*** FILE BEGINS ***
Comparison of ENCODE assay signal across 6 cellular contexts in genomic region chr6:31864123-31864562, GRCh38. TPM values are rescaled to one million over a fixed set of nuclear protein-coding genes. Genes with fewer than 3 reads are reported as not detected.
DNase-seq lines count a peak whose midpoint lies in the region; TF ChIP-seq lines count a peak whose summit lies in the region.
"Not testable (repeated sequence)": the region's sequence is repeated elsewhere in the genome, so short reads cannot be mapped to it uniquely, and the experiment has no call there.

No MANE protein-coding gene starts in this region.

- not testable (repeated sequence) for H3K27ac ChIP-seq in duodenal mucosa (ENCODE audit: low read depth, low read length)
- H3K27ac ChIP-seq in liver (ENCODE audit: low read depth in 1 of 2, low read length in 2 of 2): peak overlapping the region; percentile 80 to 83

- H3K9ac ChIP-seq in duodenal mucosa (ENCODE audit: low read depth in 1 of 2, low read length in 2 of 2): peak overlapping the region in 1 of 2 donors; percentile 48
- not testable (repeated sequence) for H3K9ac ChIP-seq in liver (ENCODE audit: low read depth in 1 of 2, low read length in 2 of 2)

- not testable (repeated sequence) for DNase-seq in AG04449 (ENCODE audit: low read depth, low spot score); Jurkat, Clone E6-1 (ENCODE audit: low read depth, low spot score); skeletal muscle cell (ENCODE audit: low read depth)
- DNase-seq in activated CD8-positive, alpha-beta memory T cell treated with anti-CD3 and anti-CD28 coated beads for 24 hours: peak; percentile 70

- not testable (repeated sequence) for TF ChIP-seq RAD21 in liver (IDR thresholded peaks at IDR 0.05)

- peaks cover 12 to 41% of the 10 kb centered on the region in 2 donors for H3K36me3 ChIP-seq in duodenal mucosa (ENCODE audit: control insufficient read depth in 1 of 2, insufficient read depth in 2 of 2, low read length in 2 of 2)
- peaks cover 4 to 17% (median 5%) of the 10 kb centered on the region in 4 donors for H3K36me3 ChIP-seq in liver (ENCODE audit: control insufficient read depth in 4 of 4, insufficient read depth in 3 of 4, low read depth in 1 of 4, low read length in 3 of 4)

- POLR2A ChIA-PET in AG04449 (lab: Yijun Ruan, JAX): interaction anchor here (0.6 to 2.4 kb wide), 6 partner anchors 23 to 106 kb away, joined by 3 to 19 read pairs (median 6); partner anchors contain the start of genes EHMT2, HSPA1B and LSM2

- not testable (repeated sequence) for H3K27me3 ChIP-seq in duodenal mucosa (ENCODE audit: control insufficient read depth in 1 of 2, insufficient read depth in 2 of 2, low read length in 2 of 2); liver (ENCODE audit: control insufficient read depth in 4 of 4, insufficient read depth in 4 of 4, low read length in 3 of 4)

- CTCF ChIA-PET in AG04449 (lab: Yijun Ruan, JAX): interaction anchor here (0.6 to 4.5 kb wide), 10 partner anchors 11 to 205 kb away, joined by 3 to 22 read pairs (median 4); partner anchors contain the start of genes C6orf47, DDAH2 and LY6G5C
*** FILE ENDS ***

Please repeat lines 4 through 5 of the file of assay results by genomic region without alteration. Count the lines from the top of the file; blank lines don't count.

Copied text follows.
No MANE protein-coding gene starts in this region.

- not testable (repeated sequence) for H3K27ac ChIP-seq in duodenal mucosa (ENCODE audit: low read depth, low read length)